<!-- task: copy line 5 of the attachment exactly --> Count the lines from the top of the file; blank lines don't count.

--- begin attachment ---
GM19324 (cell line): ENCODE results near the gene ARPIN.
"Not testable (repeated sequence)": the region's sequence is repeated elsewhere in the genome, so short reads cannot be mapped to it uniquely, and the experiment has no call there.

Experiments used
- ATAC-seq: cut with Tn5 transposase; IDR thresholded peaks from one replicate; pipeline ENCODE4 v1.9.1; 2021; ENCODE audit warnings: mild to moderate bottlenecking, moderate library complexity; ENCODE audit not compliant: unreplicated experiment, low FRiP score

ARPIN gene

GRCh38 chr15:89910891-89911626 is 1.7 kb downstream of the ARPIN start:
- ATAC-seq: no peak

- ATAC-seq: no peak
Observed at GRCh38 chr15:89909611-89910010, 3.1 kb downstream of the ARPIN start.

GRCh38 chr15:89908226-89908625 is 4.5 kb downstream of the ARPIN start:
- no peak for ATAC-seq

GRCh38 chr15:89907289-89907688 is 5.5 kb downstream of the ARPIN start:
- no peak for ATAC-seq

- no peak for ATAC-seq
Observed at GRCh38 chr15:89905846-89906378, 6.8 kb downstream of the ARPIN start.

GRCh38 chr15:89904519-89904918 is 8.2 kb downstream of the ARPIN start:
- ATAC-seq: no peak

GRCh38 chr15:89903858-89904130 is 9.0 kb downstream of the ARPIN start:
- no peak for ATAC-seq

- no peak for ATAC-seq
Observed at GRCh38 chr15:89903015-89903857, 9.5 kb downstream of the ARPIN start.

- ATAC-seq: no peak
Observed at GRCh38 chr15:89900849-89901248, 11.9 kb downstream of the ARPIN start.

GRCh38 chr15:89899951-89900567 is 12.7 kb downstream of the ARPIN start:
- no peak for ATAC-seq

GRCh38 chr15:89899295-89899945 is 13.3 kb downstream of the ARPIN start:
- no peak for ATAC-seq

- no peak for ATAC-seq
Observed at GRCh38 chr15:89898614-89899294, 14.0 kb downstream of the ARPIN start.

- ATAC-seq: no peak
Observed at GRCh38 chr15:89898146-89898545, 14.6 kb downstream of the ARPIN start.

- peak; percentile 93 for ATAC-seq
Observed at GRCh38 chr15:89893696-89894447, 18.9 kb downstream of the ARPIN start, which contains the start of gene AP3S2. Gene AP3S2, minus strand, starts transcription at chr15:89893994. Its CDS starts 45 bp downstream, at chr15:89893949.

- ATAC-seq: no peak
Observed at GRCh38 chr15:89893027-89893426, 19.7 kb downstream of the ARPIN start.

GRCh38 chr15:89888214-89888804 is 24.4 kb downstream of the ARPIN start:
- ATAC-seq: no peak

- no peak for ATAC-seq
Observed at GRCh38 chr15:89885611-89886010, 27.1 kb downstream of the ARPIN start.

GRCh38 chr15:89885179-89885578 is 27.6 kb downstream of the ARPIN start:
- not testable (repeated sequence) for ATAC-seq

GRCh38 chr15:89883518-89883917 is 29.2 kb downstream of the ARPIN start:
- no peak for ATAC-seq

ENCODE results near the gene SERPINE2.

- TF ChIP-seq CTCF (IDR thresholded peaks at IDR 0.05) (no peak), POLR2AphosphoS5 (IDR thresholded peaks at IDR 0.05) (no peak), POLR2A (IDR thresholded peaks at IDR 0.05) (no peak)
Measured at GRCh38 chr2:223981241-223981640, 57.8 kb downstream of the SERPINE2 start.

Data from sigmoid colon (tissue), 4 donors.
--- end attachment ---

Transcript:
ARPIN gene